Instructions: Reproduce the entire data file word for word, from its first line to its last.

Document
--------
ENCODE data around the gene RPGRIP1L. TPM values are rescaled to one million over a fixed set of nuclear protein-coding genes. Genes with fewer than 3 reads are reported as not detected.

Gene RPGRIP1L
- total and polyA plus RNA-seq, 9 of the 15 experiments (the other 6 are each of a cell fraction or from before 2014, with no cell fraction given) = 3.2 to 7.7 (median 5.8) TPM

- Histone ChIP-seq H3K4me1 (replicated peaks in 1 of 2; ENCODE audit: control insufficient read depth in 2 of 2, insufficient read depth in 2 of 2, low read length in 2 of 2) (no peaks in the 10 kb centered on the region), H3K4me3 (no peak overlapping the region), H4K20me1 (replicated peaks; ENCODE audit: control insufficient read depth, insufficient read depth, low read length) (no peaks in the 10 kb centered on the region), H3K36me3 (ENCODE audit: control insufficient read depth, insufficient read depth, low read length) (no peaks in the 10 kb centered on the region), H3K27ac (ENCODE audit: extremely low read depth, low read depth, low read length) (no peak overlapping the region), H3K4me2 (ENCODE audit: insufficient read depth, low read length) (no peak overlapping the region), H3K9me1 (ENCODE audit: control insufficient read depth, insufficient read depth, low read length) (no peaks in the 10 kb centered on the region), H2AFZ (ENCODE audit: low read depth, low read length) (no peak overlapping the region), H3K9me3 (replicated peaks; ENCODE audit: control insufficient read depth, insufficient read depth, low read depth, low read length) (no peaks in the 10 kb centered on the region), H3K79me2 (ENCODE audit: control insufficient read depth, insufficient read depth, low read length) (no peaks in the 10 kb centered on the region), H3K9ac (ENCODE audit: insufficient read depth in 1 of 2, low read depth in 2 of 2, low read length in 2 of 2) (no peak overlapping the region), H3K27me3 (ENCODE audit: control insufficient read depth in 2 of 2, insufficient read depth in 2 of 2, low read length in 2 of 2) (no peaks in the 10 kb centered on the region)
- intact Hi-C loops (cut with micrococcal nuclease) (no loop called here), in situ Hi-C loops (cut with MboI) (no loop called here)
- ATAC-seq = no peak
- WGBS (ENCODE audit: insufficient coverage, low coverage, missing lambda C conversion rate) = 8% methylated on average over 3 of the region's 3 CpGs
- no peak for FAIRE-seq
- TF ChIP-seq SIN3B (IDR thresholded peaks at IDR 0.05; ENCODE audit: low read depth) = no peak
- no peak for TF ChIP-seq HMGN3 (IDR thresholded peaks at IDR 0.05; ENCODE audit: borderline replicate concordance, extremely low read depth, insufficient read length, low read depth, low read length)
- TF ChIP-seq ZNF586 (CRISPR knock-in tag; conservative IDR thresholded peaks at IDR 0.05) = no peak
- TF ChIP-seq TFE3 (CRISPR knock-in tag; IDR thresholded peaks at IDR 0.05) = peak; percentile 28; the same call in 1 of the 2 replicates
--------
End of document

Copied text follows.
ENCODE data around the gene RPGRIP1L. TPM values are rescaled to one million over a fixed set of nuclear protein-coding genes. Genes with fewer than 3 reads are reported as not detected.

Gene RPGRIP1L
- total and polyA plus RNA-seq, 9 of the 15 experiments (the other 6 are each of a cell fraction or from before 2014, with no cell fraction given) = 3.2 to 7.7 (median 5.8) TPM

- Histone ChIP-seq H3K4me1 (replicated peaks in 1 of 2; ENCODE audit: control insufficient read depth in 2 of 2, insufficient read depth in 2 of 2, low read length in 2 of 2) (no peaks in the 10 kb centered on the region), H3K4me3 (no peak overlapping the region), H4K20me1 (replicated peaks; ENCODE audit: control insufficient read depth, insufficient read depth, low read length) (no peaks in the 10 kb centered on the region), H3K36me3 (ENCODE audit: control insufficient read depth, insufficient read depth, low read length) (no peaks in the 10 kb centered on the region), H3K27ac (ENCODE audit: extremely low read depth, low read depth, low read length) (no peak overlapping the region), H3K4me2 (ENCODE audit: insufficient read depth, low read length) (no peak overlapping the region), H3K9me1 (ENCODE audit: control insufficient read depth, insufficient read depth, low read length) (no peaks in the 10 kb centered on the region), H2AFZ (ENCODE audit: low read depth, low read length) (no peak overlapping the region), H3K9me3 (replicated peaks; ENCODE audit: control insufficient read depth, insufficient read depth, low read depth, low read length) (no peaks in the 10 kb centered on the region), H3K79me2 (ENCODE audit: control insufficient read depth, insufficient read depth, low read length) (no peaks in the 10 kb centered on the region), H3K9ac (ENCODE audit: insufficient read depth in 1 of 2, low read depth in 2 of 2, low read length in 2 of 2) (no peak overlapping the region), H3K27me3 (ENCODE audit: control insufficient read depth in 2 of 2, insufficient read depth in 2 of 2, low read length in 2 of 2) (no peaks in the 10 kb centered on the region)
- intact Hi-C loops (cut with micrococcal nuclease) (no loop called here), in situ Hi-C loops (cut with MboI) (no loop called here)
- ATAC-seq = no peak
- WGBS (ENCODE audit: insufficient coverage, low coverage, missing lambda C conversion rate) = 8% methylated on average over 3 of the region's 3 CpGs
- no peak for FAIRE-seq
- TF ChIP-seq SIN3B (IDR thresholded peaks at IDR 0.05; ENCODE audit: low read depth) = no peak
- no peak for TF ChIP-seq HMGN3 (IDR thresholded peaks at IDR 0.05; ENCODE audit: borderline replicate concordance, extremely low read depth, insufficient read length, low read depth, low read length)
- TF ChIP-seq ZNF586 (CRISPR knock-in tag; conservative IDR thresholded peaks at IDR 0.05) = no peak
- TF ChIP-seq TFE3 (CRISPR knock-in tag; IDR thresholded peaks at IDR 0.05) = peak; percentile 28; the same call in 1 of the 2 replicates